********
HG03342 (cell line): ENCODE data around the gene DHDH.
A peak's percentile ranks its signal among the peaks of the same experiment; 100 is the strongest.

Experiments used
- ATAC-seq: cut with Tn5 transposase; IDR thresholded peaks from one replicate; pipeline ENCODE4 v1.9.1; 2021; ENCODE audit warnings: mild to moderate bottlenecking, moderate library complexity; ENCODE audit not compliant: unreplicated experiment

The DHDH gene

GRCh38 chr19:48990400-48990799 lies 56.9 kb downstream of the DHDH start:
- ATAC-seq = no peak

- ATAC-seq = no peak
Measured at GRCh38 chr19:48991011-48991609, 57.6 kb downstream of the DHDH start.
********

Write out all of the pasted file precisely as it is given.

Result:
HG03342 (cell line): ENCODE data around the gene DHDH.
A peak's percentile ranks its signal among the peaks of the same experiment; 100 is the strongest.

Experiments used
- ATAC-seq: cut with Tn5 transposase; IDR thresholded peaks from one replicate; pipeline ENCODE4 v1.9.1; 2021; ENCODE audit warnings: mild to moderate bottlenecking, moderate library complexity; ENCODE audit not compliant: unreplicated experiment

The DHDH gene

GRCh38 chr19:48990400-48990799 lies 56.9 kb downstream of the DHDH start:
- ATAC-seq = no peak

- ATAC-seq = no peak
Measured at GRCh38 chr19:48991011-48991609, 57.6 kb downstream of the DHDH start.